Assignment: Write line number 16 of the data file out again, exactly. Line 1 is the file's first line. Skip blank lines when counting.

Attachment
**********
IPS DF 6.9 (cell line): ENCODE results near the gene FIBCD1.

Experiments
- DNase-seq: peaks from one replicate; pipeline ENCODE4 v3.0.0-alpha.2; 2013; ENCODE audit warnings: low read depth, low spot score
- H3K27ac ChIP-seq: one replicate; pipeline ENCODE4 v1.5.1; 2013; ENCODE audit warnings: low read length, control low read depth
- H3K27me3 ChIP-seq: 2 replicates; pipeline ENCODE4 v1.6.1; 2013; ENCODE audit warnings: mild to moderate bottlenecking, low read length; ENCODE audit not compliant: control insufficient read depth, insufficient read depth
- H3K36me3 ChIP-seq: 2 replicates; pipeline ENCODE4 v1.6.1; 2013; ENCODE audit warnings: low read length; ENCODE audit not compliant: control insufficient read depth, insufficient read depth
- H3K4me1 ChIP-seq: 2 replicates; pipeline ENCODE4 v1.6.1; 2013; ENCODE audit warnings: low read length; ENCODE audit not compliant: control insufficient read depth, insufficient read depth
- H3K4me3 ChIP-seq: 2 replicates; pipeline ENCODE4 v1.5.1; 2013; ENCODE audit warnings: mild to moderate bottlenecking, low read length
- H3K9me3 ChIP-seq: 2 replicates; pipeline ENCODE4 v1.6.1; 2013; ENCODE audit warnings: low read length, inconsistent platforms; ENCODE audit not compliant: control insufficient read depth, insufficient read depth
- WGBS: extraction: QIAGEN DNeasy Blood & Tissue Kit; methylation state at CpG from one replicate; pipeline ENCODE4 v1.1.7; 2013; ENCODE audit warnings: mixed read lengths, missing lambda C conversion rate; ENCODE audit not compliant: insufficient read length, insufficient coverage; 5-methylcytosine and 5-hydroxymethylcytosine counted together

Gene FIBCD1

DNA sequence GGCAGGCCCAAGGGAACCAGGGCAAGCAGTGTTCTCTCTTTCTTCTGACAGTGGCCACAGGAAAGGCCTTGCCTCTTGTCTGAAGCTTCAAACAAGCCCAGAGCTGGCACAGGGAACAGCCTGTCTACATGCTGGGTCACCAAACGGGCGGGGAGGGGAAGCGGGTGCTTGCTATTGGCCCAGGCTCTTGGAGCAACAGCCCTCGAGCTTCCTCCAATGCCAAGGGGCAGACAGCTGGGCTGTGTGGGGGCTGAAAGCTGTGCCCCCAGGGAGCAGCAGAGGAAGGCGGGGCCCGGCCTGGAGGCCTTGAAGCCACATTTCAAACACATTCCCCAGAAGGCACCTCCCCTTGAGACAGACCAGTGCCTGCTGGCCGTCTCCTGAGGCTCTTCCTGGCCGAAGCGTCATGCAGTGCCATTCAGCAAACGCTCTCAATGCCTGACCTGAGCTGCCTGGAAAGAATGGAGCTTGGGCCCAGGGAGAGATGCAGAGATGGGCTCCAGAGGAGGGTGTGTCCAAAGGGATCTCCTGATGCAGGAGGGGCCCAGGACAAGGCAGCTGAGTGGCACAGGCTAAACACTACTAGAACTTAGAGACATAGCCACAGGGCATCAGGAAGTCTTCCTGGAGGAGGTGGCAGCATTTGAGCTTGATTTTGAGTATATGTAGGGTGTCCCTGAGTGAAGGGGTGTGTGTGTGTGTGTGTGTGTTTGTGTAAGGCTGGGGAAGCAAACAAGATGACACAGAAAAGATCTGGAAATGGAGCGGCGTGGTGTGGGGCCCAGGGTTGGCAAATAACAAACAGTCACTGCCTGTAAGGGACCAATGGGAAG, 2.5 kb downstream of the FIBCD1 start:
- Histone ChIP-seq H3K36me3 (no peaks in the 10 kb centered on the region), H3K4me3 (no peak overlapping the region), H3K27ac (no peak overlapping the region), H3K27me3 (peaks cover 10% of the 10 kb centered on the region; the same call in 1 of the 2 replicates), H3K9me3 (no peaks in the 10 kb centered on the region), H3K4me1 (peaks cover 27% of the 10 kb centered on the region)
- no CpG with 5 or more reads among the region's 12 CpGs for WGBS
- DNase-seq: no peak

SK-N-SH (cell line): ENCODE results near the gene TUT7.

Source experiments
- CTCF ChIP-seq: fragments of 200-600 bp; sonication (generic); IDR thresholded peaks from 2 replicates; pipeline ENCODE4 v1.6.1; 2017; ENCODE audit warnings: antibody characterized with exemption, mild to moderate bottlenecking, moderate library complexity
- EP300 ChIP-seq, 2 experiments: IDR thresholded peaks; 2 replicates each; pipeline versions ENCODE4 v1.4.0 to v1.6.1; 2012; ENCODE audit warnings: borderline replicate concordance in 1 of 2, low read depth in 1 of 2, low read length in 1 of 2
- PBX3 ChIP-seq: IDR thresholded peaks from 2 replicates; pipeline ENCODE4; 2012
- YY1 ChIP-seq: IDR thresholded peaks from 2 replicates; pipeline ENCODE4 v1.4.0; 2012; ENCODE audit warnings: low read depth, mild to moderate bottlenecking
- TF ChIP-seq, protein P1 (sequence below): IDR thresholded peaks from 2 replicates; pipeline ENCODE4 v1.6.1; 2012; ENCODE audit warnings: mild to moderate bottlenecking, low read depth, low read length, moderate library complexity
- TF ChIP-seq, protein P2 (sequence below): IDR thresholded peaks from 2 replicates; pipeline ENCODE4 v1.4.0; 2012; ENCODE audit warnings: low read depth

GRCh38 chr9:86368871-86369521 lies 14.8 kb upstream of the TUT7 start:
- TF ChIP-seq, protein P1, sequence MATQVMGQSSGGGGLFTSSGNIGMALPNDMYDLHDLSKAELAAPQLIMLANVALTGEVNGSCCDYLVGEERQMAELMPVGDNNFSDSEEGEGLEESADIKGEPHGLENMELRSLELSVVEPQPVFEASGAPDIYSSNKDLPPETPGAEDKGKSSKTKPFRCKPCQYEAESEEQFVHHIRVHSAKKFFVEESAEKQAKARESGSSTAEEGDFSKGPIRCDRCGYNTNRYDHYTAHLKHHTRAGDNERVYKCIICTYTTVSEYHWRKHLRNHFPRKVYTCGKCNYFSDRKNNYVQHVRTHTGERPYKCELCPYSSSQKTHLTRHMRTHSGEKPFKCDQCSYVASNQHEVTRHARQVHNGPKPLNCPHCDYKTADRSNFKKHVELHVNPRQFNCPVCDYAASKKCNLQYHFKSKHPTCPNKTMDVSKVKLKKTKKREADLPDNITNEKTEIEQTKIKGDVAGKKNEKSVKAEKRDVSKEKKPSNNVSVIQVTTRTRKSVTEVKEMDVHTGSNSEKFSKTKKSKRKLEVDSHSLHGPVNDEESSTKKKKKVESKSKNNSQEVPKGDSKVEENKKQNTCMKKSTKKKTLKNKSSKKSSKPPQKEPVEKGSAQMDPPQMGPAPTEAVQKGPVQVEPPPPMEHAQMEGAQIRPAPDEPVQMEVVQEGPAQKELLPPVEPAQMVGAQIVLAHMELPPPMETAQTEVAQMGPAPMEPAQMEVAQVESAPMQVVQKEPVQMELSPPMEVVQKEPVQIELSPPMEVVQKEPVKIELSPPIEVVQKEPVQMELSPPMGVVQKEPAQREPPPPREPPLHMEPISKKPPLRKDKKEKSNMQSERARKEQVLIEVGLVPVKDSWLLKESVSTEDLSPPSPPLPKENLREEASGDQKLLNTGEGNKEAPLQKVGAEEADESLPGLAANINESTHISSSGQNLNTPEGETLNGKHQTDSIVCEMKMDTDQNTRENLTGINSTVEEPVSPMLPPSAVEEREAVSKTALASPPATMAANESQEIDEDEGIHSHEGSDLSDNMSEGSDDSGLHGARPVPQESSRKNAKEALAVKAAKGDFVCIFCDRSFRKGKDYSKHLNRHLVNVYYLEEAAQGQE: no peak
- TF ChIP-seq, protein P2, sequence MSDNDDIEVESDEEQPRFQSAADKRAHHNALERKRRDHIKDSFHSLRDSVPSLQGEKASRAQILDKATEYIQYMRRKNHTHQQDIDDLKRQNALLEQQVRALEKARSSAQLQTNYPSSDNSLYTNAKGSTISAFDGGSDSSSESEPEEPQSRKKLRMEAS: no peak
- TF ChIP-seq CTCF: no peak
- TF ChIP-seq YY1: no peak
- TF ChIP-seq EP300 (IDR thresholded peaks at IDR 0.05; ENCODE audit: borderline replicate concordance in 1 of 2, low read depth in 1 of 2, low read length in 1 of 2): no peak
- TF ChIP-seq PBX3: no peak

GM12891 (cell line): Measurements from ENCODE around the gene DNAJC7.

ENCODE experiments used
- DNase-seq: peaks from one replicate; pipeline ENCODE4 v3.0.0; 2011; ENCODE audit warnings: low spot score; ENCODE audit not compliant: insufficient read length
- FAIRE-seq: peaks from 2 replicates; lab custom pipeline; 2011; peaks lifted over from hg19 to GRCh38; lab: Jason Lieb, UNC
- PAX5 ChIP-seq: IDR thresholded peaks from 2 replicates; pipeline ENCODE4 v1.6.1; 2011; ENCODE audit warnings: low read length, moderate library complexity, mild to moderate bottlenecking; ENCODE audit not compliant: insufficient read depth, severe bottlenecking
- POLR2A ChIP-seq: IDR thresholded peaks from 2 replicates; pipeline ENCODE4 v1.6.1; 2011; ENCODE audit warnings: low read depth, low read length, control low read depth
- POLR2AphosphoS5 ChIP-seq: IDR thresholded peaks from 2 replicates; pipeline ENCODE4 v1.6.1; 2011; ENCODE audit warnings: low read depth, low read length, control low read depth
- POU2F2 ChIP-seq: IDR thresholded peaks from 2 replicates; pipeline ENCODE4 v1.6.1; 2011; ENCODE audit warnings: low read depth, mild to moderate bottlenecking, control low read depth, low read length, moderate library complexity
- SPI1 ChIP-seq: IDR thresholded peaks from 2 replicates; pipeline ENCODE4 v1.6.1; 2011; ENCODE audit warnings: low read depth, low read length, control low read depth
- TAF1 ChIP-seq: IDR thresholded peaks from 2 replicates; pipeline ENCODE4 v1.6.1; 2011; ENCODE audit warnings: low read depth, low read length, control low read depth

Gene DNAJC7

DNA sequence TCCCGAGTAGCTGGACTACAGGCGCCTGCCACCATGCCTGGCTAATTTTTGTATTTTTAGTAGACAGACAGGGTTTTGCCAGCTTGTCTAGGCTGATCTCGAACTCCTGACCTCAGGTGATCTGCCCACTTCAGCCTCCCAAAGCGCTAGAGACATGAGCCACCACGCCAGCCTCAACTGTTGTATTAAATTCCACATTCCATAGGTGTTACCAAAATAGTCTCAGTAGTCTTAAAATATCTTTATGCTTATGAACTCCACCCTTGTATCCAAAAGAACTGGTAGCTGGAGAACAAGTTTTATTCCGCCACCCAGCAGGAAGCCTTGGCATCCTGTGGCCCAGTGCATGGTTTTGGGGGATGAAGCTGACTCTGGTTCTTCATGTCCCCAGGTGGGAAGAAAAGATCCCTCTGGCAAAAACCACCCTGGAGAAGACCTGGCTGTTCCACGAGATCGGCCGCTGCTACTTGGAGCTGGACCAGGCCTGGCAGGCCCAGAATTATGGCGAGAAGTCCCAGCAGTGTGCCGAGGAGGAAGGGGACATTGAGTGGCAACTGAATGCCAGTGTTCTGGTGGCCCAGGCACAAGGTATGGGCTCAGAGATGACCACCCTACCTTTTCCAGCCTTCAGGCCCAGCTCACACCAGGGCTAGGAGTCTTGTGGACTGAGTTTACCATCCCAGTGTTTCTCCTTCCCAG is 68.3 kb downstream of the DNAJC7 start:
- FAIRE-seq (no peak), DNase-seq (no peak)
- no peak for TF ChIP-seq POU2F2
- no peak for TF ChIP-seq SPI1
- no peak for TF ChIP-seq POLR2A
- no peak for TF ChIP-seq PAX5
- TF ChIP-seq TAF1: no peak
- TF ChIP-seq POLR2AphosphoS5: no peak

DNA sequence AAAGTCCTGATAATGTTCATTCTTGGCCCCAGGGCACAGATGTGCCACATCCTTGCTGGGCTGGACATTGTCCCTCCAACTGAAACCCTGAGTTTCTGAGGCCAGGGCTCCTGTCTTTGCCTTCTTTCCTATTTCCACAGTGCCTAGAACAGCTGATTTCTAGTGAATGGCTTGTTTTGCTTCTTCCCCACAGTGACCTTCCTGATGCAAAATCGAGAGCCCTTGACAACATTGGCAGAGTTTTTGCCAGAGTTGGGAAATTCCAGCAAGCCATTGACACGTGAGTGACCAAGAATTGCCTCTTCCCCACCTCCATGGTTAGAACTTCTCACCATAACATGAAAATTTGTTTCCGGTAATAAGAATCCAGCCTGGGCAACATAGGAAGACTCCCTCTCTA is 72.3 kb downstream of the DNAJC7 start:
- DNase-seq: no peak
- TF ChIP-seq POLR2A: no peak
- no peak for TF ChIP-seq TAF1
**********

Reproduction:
SK-N-SH (cell line): ENCODE results near the gene TUT7.